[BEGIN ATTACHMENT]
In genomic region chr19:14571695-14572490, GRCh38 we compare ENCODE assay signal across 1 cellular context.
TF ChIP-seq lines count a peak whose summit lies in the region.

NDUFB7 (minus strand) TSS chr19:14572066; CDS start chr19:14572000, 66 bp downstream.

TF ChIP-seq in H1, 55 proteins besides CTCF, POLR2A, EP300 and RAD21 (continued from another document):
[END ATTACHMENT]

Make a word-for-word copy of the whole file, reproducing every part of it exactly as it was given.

In genomic region chr19:14571695-14572490, GRCh38 we compare ENCODE assay signal across 1 cellular context.
TF ChIP-seq lines count a peak whose summit lies in the region.

NDUFB7 (minus strand) TSS chr19:14572066; CDS start chr19:14572000, 66 bp downstream.

TF ChIP-seq in H1, 55 proteins besides CTCF, POLR2A, EP300 and RAD21 (continued from another document):